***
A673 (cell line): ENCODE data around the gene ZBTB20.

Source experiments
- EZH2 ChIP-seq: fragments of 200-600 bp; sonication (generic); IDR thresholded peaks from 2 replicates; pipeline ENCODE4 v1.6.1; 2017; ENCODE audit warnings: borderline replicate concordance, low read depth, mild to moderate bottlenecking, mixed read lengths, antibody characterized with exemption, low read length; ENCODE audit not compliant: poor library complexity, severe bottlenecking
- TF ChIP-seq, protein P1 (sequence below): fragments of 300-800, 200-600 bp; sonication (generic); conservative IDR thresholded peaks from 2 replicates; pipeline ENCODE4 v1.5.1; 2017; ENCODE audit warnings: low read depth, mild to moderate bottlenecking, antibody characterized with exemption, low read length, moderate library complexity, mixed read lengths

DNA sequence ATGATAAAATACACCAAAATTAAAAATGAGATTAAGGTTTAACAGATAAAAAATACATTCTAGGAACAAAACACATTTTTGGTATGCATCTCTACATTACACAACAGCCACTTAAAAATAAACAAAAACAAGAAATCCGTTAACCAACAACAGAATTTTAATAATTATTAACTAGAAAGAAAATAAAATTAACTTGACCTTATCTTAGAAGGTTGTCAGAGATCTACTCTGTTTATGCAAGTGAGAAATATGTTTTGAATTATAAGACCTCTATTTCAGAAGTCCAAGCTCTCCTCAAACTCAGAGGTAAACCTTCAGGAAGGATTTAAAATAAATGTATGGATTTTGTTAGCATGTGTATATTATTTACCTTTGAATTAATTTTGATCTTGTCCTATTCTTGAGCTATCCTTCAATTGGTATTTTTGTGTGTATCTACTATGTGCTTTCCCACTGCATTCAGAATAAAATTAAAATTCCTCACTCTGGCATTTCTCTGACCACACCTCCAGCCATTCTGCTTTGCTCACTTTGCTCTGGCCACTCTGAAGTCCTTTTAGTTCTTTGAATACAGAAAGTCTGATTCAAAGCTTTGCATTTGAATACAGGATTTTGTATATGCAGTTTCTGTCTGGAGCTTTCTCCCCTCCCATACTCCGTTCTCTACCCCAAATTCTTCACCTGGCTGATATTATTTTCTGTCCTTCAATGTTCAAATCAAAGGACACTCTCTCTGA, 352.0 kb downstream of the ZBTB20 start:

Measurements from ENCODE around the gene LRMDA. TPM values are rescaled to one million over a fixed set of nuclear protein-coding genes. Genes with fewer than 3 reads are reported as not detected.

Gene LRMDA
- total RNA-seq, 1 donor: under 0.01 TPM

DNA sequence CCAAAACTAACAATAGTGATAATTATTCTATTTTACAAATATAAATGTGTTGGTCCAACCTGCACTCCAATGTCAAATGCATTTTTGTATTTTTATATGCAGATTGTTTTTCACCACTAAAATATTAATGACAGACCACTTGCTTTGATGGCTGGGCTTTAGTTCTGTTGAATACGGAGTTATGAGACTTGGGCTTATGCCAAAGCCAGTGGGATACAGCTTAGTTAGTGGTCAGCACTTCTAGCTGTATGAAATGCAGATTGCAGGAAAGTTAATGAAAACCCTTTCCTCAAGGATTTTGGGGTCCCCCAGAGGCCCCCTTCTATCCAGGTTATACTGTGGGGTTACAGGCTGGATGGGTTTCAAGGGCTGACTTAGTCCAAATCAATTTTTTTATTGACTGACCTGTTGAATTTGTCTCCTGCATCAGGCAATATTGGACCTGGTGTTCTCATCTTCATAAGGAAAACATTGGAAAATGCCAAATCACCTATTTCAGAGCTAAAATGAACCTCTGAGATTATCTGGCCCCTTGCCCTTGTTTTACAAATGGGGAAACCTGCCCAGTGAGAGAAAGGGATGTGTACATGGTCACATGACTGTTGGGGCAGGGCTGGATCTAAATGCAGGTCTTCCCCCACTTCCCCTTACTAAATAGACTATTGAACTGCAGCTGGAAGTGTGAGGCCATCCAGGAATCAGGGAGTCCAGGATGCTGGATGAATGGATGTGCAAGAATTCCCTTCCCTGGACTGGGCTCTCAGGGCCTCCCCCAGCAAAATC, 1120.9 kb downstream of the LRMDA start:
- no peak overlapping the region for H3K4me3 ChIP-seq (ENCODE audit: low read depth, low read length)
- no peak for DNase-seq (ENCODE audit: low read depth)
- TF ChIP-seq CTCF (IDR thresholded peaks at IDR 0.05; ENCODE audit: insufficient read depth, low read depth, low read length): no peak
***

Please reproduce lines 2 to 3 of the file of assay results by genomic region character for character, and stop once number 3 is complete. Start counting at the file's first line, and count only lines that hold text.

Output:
Source experiments
- EZH2 ChIP-seq: fragments of 200-600 bp; sonication (generic); IDR thresholded peaks from 2 replicates; pipeline ENCODE4 v1.6.1; 2017; ENCODE audit warnings: borderline replicate concordance, low read depth, mild to moderate bottlenecking, mixed read lengths, antibody characterized with exemption, low read length; ENCODE audit not compliant: poor library complexity, severe bottlenecking